- Both of them, makes your code follow open closed design principle, i.e. your design will be open for extension but closed for modification. In case of State and Strategy pattern, Context object is closed for modification, introduction of new State or new Strategy, either you don’t need to to modify Context of other state, or minimal changes are required.
- Just like Context object is started with a initial state in State design Pattern, a Context object also has a default strategy in case of Strategy pattern in Java.
- State pattern wraps different behaviour in form of different State object, while Strategy pattern wraps different behaviour in form of different Strategy object.
- Both Strategy and State Patterns relies on sub classes to implement behaviour. Every concrete strategy extends from an Abstract Strategy, each State is sub class of interface or abstract class used to represent State.
Difference between Strategy and State Pattern in Java
So now we know that State and Strategy are similar in structure and there intent are different. Let’s revisit some of the key difference between these design patterns.
- Strategy Pattern encapsulate a set of related algorithms, and allow client to use interchangeable behaviours though composition and delegation at runtime, On the other hand State pattern helps a class to exhibit different behaviours in different state.
- Another difference between State and Strategy Patten is that, State encapsulate state of an Object, while Strategy Pattern encapsulate an algorithm or strategy. Since states are cohesively associated with object, it can not be reused, but by separating strategy or algorithm from it’s context, we can make them reusable.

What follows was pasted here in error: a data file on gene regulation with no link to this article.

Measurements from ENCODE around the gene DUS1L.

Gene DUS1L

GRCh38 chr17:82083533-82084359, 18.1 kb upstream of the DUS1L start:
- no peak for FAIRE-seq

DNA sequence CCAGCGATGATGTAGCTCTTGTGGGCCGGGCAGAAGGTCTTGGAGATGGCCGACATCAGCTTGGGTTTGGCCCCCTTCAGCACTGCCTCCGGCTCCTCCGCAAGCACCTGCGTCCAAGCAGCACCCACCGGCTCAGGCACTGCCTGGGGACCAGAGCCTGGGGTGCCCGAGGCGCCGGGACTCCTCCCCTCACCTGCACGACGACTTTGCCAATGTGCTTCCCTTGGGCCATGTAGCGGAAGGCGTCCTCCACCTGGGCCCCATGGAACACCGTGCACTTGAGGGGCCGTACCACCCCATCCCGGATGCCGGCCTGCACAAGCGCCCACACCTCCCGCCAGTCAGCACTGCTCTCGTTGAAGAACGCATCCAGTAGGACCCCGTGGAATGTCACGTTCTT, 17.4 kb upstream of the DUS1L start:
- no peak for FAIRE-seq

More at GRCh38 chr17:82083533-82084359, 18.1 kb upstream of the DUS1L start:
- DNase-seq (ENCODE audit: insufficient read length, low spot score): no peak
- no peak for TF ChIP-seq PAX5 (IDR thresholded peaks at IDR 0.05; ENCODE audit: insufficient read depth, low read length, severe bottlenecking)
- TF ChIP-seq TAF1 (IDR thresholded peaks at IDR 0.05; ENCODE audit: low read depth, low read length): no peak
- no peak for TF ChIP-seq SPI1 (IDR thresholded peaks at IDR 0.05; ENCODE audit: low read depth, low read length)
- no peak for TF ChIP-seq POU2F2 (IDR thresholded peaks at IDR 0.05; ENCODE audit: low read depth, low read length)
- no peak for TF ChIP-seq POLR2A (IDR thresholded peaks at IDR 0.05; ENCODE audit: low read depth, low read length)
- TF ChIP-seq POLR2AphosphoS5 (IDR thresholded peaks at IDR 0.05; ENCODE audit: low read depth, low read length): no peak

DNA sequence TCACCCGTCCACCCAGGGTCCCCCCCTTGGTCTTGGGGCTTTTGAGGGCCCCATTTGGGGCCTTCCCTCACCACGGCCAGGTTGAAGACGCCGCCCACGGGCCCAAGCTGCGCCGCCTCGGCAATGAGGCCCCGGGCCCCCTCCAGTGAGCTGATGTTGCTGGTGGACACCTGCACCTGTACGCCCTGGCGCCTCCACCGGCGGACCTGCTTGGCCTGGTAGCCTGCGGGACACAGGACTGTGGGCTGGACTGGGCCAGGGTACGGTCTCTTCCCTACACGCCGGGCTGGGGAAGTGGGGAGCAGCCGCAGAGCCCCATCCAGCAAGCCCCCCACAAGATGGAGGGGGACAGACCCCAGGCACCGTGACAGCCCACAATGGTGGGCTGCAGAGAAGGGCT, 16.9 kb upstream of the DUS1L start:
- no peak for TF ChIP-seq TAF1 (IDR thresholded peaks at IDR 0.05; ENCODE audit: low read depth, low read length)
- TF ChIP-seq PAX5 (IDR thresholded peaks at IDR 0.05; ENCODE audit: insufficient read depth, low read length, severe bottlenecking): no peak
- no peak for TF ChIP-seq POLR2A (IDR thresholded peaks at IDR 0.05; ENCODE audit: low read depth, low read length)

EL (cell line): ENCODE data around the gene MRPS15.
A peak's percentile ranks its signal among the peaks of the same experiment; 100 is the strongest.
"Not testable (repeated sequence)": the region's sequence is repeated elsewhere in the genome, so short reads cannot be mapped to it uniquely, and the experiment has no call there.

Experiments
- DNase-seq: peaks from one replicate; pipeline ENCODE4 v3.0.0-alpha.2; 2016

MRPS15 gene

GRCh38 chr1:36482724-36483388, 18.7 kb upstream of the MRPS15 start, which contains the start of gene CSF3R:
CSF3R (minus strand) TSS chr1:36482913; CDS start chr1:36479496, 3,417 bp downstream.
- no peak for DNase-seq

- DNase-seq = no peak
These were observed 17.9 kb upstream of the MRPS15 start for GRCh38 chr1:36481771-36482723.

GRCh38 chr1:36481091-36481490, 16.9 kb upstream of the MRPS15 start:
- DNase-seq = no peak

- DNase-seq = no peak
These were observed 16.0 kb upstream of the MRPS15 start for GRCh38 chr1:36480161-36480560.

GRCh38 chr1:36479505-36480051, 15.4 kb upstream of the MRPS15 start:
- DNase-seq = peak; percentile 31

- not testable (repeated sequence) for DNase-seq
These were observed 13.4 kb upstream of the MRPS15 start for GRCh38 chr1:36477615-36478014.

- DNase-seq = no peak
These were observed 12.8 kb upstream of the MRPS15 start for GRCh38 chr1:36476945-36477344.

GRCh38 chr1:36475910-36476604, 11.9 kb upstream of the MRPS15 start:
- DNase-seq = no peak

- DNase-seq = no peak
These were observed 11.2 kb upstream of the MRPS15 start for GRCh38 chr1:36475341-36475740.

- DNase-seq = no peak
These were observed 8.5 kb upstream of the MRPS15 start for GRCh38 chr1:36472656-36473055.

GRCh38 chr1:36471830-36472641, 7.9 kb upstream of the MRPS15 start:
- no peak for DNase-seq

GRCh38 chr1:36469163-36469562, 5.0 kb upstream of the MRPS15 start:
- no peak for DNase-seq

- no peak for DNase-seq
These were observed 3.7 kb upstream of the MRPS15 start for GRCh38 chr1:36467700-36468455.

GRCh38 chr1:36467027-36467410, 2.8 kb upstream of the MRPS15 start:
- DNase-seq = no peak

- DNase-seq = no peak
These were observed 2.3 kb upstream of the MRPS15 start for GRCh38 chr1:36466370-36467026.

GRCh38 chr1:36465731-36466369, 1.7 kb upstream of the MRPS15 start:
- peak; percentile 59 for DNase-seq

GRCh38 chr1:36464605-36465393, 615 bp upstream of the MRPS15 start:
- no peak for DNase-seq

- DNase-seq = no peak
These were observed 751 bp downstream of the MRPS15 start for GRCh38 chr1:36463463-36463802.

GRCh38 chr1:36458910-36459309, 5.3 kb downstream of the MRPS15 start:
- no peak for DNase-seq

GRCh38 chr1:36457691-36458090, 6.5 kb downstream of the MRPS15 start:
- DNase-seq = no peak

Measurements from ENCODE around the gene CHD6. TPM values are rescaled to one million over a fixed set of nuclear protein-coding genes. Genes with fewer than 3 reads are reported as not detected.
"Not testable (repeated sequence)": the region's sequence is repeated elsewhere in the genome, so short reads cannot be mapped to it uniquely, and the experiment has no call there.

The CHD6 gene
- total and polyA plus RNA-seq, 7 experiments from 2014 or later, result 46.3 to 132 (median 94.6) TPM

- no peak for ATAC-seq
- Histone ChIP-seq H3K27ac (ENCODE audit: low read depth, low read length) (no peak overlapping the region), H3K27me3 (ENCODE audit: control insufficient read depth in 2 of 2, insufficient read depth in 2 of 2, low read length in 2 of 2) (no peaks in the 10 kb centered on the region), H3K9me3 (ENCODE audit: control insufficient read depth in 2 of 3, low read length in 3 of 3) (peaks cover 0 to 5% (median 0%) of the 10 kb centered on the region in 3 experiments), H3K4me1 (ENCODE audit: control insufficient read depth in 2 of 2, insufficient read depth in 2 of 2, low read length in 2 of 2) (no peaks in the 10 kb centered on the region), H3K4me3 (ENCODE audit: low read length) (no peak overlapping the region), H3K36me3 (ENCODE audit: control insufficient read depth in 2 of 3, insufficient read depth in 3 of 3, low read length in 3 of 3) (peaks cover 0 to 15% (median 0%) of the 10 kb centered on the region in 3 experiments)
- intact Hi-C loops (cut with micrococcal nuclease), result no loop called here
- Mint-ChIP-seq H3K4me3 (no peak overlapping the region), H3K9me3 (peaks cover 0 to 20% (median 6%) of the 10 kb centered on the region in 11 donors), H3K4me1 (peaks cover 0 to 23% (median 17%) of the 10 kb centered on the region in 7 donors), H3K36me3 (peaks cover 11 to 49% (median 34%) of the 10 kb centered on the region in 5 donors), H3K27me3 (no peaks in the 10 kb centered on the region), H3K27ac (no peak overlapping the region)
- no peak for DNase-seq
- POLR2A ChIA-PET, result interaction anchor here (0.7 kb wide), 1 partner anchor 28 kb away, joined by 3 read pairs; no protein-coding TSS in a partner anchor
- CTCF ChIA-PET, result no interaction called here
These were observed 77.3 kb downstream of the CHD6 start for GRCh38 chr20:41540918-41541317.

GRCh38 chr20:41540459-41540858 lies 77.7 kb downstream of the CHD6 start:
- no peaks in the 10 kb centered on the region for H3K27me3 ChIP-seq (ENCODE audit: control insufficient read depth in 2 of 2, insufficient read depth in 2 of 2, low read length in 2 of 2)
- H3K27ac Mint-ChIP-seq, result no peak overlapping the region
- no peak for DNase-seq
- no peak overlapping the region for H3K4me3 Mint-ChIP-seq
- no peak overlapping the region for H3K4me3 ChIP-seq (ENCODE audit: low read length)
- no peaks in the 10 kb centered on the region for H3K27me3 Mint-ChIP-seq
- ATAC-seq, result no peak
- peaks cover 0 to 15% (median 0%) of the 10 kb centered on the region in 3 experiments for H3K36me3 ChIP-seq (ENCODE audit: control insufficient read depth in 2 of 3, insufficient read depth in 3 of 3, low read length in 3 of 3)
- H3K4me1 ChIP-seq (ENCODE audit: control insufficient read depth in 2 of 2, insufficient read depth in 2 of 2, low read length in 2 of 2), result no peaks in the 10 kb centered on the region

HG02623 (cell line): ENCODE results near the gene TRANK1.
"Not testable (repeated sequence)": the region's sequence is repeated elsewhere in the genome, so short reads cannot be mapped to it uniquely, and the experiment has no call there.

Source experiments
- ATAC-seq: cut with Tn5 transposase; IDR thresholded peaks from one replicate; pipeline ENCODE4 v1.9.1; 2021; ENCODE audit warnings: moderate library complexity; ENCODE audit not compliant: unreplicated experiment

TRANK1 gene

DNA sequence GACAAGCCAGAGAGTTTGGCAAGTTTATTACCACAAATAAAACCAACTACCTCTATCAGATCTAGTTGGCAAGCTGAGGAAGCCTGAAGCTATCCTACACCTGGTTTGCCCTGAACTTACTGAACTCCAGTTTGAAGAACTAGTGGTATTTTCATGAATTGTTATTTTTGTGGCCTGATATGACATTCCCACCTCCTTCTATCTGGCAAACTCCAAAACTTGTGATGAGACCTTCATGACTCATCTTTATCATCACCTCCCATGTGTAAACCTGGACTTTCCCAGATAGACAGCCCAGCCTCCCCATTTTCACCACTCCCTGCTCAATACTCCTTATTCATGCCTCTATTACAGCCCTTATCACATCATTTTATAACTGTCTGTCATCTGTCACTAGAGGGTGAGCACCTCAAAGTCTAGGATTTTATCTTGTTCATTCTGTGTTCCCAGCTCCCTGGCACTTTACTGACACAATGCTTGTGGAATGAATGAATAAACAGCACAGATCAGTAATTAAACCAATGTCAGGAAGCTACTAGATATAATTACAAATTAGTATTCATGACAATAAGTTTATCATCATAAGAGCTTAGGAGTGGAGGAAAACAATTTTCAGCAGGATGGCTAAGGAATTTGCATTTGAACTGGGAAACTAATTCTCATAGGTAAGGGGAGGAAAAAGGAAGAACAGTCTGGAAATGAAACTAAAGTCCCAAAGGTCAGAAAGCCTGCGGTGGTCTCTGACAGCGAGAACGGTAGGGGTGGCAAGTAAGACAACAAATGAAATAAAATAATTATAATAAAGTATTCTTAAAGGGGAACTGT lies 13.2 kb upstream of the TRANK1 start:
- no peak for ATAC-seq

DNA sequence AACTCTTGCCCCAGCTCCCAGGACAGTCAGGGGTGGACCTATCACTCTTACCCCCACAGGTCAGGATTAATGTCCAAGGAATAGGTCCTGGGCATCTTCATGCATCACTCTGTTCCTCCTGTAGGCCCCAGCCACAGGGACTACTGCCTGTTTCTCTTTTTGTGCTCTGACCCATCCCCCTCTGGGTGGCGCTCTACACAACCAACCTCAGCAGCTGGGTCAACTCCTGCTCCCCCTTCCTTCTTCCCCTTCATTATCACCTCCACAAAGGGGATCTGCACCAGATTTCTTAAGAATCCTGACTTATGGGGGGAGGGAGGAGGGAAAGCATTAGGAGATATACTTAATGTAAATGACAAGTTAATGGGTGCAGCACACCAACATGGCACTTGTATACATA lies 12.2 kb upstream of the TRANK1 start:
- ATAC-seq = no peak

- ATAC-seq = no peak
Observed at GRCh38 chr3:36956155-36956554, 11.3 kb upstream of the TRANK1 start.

- In State pattern, individual state can contain reference of Context, to implement state transitions, but Strategies doesn’t contain reference of Context, where they are used.
- Strategy implementations can be passed as parameter to there the Object which uses them e.g. Collections.sort() accepts a Comparator, which is a strategy. On the other hand state is part of context object itself, and over time, context object transitions from one State to other.
- Though both Strategy and State follows Open closed design principle, Strategy also follow Single Responsibility principle, Since every Strategy encapsulate individual algorithm, different strategies are independent to each other. A change in one strategy, doesn’t order a change in another strategy.
- One more theoretical difference between Strategy and State pattern is that former defines “How” part of an Object e.g. How a Sorting object sorts data, One the other hand State Pattern defines “what” and “when” part of Object e.g. What can an object, when it’s on certain state.
- Order of State transition is well defined in State pattern, there is no such requirement for Strategy pattern. Client is free to choose any Strategy implementation of his choice.
- Some of the common example of Strategy Pattern is to encapsulate algorithms e.g. sorting algorithms, encryption algorithm or compression algorithm. If you see, your code needs to use different kind of related algorithms, than think of using Strategy pattern. On the other hand, recognizing use of State design pattern is pretty easy, if you need to manage state and state transition, without lots of nested conditional statement, state pattern is the pattern to use.
- Last but one of the most important difference between State and Strategy pattern is that, change in Strategy is done by Client, but Change in State can be done by Context or State object itself.
That’s all on difference between State and Strategy Pattern in Java. As I said, they both look similar in there class and UML diagrams, both of them enforces Open Closed design principle and encapsulate behaviours. Use Strategy design pattern, to encapsulate algorithm or strategy, which is provided to Context at runtime, may be as parameter or composed object and use State pattern for managing state transitions in Java.
|Reference:||Difference between State and Strategy Design Pattern in Java from our JCG partner Javin Paul at the Javarevisited blog.|